LET’S LEARN MORE #6: Miss, Mrs. or Ms.?

Miss, Mrs., or Ms.?

What does “Miss” mean?

“Miss,” when attached to a name, is a title of respect for an unmarried woman. You can use it by itself as a term of address or combine it with a surname, a descriptor of a prominent characteristic, or something she represents.

Example:

Miss Penelope Edwards is the new nursery school teacher. (surname)

Demi-Leigh Nel-Peters is Miss Universe 2017. (something she represents)

Well, aren’t you little Miss Traveler? (prominent characteristic)

How do you use “Miss?”

Typically, in a business setting, you would use “Miss” along with an unmarried female’s last name. Don’t worry if you don’t know the woman’s last name; pausing after Miss suggests the woman to supply it to you. Make sure to use “Miss” for unmarried women you don’t know well or who hold positions of authority, such as teachers or supervisors.

Example:

Thanks for the invitation, Miss Janice . You are a great neighbor!

What does “Mrs.” mean?

“Mrs.” is a title of respect for a married or widowed woman. Sometimes the title includes her husband’s first and last name rather than her own, especially for written correspondence or when the wife’s name is unknown; this practices is becoming far less common than it was in the past, however.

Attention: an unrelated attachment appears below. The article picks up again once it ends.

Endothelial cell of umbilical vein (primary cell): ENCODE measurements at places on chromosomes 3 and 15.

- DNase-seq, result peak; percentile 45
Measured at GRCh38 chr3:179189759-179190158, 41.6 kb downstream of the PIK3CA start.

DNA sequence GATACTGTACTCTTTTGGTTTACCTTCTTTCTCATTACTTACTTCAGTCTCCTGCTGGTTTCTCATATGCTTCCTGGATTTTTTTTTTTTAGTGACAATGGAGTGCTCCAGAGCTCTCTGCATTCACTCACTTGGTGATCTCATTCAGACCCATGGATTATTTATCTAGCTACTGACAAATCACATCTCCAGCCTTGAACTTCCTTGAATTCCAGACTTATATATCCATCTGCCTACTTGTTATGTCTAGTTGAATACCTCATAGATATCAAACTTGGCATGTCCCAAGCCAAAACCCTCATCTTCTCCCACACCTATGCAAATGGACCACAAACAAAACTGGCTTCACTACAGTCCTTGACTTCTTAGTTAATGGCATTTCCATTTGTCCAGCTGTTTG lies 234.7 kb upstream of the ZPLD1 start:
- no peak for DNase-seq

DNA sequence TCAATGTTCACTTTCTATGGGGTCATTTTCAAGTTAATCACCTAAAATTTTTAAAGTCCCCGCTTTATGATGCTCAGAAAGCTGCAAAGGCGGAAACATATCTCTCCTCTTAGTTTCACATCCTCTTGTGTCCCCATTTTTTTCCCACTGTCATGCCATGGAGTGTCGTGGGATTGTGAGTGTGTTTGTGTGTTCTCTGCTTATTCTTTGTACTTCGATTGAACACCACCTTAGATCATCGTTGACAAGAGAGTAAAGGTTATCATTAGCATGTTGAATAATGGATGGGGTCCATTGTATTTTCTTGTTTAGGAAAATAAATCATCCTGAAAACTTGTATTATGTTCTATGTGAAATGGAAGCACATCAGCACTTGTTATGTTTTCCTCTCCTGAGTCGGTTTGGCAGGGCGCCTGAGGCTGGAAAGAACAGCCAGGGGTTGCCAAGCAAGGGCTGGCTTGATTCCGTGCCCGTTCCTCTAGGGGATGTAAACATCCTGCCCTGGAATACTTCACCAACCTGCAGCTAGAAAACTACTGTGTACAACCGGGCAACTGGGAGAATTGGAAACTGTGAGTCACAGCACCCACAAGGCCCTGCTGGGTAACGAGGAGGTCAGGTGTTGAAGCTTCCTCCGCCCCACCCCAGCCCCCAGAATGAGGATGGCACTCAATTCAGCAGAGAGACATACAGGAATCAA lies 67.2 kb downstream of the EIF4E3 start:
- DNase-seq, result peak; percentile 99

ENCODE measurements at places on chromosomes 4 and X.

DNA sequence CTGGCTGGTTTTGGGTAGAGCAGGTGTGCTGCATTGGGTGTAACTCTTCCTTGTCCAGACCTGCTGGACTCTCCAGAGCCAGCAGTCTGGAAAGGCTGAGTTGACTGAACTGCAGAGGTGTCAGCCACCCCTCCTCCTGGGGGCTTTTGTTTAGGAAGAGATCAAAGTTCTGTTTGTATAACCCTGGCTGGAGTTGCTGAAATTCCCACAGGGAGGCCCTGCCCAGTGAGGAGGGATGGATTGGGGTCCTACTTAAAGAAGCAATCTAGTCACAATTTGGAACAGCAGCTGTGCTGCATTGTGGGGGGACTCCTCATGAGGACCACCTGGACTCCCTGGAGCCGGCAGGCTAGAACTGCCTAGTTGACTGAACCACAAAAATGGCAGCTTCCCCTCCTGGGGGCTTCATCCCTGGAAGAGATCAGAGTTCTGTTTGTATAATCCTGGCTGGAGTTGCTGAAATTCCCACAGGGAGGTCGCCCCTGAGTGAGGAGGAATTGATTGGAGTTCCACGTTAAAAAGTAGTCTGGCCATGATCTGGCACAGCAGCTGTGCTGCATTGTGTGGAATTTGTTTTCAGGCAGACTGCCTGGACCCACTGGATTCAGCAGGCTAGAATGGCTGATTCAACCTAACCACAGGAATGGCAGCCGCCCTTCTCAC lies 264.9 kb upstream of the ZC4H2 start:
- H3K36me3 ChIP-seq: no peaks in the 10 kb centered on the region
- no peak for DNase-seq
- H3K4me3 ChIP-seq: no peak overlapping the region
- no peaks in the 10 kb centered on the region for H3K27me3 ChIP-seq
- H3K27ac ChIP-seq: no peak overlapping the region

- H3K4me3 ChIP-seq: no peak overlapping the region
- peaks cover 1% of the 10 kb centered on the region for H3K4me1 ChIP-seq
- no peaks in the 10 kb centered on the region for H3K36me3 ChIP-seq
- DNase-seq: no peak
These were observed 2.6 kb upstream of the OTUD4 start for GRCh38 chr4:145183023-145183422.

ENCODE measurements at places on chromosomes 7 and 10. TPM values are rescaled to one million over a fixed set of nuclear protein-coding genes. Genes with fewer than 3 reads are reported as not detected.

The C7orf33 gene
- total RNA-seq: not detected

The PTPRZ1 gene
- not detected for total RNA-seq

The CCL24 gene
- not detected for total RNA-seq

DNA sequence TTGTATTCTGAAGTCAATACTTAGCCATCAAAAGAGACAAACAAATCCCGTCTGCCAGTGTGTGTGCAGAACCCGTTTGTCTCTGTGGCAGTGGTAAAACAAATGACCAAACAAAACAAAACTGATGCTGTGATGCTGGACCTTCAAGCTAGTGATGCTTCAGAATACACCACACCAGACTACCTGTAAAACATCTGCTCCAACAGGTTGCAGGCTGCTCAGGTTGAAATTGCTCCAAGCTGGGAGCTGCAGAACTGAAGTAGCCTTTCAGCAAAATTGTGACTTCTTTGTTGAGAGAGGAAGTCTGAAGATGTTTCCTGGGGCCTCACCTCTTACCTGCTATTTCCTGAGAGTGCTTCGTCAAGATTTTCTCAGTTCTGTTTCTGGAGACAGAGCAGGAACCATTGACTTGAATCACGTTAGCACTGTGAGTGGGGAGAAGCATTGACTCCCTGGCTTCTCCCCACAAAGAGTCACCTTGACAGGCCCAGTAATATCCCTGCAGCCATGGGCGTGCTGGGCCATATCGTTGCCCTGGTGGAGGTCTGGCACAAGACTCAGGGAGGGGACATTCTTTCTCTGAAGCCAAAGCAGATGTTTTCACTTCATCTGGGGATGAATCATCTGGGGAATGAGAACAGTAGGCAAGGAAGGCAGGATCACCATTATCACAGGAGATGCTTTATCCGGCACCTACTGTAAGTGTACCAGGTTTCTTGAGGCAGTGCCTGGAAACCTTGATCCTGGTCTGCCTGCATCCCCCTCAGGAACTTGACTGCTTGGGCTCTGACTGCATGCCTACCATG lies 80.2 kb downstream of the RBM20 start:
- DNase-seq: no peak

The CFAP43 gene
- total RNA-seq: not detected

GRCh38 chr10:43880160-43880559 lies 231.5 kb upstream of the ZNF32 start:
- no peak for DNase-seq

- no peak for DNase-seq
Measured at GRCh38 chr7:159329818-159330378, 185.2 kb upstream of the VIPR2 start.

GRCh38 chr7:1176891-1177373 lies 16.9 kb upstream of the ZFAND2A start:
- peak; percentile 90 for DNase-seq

Example:

Address the envelope to Mrs. Donald Belmont. (the wife of Donald Belmont)

How do you use “Mrs.”?

At work, when addressing married women, and when speaking to women in a position of authority, use “Mrs.” along with the married female’s last name. Always wait for an invitation to drop the formal title before using a woman’s first name.

Example:

Mrs. Jones is an amazing electrical engineer.

What does “Ms.” mean?

What if you don’t know whether someone is married or not? Unlike “Miss” or “Mrs.”, it doesn’t indicate a woman’s marital status. The title became popular during the women’s movement of the 1970s because “Ms.” seemed a suitable equivalent of “Mister,” a title of respect for both unmarried and married men.

How to Use “Ms.”

Apply the same rules as you would for “Miss” and “Mrs.”

“Miss” or “Ms.”?

Both “Miss” and “Ms.” apply to women who are unmarried or whose marital status is unknown. Which you choose depends on the preference of the woman. Interestingly, some newspaper editors avoid the issue by omitting titles and instead referring to men and women by their full names.

Example:

Prince Harry has said he knew his bride-to-be Meghan Markle was “the one” from the moment they met, as the couple made their first public appearance since the announcement of their engagement.